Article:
Quote:
Originally Posted by BvilleBud View Post
OK make me smarter, who is the #1 manufacturer in China? What brands are considered the best?



I'm sure this was said about Honda, Suzuki, etc. years ago; to answer your question, if they are of good quality and a good value people will want one. I don't know if they are ready for prime time, but just because somethign wasn't made here (or in Japan) doesn't mean it is garbage or not worth buying.
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Old 11-09-2014, 05:48 PM   #9
BvilleBud
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Good for you.

Back to point #1 - Sounds like Qinqi Chongking is the #1 Chinese manufacturer, which are the most reliable?

Quote:
Originally Posted by matty86suk View Post
I prefer my bikes assembled by free men and women...not slave labour. I prefer my hard earned cash not ending up in Chinese state coffers. I prefer not to encourage corporate espionage by buying Chinese, because they don't develop anything original and bottom feed off of others ideas and profit because they have cheap labour, no environmental standards and don't care for patents or copyright infringement...rant off, I try to avoid buying Chinese as much as possible.
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Old 11-09-2014, 06:06 PM   #10
hugemoth OP
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Can't speak for others but the reason I own them is because they're very inexpensive to buy and run, reliable and long lasting.

The blue Lifan in my original post cost $1375.00 delivered and has been one of the most reliable bikes I've ever owned in 45 years of riding. The black Roketa (Zongshen) sold for about $1000.00 new and I bought it last week for $125.00 with 525 total miles on it. Lots of people have the idea that they are throw away junk so you can sometimes pick them up very cheap.

A few weeks ago I replaced the clutch on the Lifan because the splines were slightly worn with 50,000 miles and it was making noise. A complete new clutch with cush gear, throw out bearing, all plates, etc., cost $38 on Ebay with free shipping. What would a Honda clutch cost?

I love my Hondas but when it comes to value for your dollar Chinese bikes can be great.


Quote:
Originally Posted by AlpinaE24 View Post
My question is why would you want one?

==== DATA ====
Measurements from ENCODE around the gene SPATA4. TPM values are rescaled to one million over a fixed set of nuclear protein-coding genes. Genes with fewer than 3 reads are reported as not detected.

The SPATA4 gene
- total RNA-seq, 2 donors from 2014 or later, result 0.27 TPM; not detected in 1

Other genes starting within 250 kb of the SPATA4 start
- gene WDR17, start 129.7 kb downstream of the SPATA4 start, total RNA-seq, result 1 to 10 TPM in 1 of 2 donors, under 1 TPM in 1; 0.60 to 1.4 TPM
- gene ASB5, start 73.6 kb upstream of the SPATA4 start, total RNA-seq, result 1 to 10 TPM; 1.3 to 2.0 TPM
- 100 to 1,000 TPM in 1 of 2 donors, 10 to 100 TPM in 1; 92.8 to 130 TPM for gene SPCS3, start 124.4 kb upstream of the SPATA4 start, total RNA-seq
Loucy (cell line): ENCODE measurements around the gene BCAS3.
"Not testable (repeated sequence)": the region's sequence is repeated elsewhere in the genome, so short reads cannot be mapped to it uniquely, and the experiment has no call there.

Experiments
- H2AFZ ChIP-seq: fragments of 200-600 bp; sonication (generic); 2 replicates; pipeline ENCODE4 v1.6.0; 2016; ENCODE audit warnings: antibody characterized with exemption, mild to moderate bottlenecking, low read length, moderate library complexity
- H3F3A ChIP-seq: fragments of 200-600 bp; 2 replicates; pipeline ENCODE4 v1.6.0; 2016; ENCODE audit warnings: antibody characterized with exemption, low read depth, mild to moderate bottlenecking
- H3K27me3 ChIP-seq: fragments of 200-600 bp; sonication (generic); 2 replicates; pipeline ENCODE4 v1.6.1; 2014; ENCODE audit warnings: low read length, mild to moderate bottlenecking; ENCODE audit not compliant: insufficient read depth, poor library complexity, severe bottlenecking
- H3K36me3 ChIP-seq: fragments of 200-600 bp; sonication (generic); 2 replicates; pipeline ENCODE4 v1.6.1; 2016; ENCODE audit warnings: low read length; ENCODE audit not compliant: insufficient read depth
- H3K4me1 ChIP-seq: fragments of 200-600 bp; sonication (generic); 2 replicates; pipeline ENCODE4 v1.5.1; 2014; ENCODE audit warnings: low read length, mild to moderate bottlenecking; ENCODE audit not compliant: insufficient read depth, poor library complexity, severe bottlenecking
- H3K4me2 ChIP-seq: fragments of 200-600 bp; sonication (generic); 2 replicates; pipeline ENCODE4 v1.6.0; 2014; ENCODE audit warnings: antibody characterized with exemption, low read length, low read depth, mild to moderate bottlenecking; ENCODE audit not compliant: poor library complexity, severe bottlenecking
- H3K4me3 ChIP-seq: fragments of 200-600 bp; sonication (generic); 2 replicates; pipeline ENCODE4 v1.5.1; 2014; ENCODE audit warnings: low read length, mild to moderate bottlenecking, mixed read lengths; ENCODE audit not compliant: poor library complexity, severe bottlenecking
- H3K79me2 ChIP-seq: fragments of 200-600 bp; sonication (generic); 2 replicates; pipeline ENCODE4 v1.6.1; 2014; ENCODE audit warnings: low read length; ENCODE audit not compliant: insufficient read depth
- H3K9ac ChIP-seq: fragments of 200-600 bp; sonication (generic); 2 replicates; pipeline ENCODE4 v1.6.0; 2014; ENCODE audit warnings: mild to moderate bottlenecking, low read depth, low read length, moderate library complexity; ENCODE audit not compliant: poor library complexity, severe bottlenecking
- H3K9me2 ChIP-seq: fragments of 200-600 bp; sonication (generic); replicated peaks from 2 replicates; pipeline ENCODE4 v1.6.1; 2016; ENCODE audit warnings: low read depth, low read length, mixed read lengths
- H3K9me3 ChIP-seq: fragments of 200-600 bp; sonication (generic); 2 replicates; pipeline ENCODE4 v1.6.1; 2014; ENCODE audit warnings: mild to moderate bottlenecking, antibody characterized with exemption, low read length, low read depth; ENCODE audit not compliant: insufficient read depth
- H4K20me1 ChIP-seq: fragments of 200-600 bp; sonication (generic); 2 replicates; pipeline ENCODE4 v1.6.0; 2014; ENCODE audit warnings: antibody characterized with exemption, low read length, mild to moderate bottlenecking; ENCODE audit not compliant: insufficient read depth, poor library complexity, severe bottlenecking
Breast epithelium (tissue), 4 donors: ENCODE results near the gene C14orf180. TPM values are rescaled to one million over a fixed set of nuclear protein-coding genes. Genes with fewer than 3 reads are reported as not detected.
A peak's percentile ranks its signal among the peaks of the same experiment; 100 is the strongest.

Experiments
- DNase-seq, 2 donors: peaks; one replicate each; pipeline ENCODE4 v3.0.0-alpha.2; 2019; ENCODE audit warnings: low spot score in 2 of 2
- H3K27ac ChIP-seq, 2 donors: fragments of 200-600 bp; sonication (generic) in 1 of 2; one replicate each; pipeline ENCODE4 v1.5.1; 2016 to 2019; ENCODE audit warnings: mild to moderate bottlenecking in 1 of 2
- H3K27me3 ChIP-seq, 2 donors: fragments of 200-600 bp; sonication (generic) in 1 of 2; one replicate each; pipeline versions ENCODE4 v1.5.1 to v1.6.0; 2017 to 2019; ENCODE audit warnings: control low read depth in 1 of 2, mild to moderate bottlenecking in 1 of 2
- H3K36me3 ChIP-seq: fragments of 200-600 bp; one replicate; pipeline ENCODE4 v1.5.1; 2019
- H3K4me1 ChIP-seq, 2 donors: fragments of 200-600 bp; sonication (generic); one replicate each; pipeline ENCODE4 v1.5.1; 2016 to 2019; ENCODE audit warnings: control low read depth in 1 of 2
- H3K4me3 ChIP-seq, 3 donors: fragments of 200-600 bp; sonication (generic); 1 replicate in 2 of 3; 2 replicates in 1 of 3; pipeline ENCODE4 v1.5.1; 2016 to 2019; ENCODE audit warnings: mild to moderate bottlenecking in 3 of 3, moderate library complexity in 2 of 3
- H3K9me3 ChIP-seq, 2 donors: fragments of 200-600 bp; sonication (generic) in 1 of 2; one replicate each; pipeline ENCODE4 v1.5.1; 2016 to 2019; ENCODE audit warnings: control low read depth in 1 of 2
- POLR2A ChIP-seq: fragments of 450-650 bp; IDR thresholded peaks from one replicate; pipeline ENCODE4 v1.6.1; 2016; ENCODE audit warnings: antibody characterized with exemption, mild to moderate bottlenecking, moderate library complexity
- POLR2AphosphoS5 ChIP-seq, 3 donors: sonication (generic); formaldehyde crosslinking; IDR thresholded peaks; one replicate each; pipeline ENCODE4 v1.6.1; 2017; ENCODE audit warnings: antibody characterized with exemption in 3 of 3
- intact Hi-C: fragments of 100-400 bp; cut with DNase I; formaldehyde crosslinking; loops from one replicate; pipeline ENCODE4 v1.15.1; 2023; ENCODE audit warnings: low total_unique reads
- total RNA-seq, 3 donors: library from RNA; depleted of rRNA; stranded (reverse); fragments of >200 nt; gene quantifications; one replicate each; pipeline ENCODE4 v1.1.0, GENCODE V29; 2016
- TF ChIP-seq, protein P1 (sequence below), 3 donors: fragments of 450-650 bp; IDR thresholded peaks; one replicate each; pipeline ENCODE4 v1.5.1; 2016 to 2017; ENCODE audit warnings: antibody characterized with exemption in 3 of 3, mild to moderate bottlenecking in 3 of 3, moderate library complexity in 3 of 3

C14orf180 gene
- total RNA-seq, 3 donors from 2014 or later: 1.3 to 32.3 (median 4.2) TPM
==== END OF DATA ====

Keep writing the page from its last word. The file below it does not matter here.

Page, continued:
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Old 11-09-2014, 06:20 PM   #11
hugemoth OP
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I don't know which brand is the most reliable because my experience has only been with Lifan. I'll have some idea of the Roketa (Zongshen) reliability in a few years.

Went for a ride today with my daughter who has claimed the Roketa.



Quote:
Originally Posted by BvilleBud View Post
Good for you.

Back to point #1 - Sounds like Qinqi Chongking is the #1 Chinese manufacturer, which are the most reliable?
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Old 11-10-2014, 08:49 AM   #12
hugemoth OP
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Standard Chinese motorcycle engine identification.

Example LF163FML-2M

First letter or two indicate the manufacturer. These may be omitted. LF = Lifan, ZS - Zongshen, etc..

First digit indicates the number of cylinders. 1 in the example above.

Next 2 digits indicate the bore in millimeters. 63 in the example above.

Next letter indicates cooling method. F=air cooled, M=water cooled.

Next letter indicates use. M=motorcycle

Next letter indicates displacement. J=150cc, K=175cc, L=200cc, M=250cc,

Any letters after the dash indicate model version. In the example above the 2M is the engine equipped with a balance shaft.

The 142cc engine in my little bike is 1P55FMJ-2E10 so it's a single cylinder, horizontal (P), 55mm bore, air cooled, motorcycle engine, 150cc class, model 2E10.

The 200cc engine is the Roketa is 167FML so it's a single cylinder, 67mm bore, air cooled, motorcycle engine, 200cc class.
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Old 11-17-2014, 12:38 PM   #13
KirkN
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Just found this thread!

Here's mine: Picked this up nearly a year ago for pennies. Was missing the carb and exhaust, but otherwise was very complete and just suffered from sit-around-itis and a bit of early-stage parts-pirating. Fortunately, it did all it's sitting in a garage, so no real weather-related issues.

It's a 2008 or so Baja Motorsports Xmoto X250. 244cc, e-start, disk brakes, off-road only. Manufactured by Zhejiang Xmotos Co, Ltd.

Pretty sweet when you read the spec-sheet anyway: 244cc, 9.2:1 compression, e-start & kick-start, disk brakes F & R, inverted fork, fork separately adjustable for compression and rebound damping, 4-stroke, single rear shock w-rising rate linkage, rear shock adjustable for rebound damping, 213-lb, 9.84" ground cls., wide cleated footpegs, spring-loaded shifter and rear brake lever,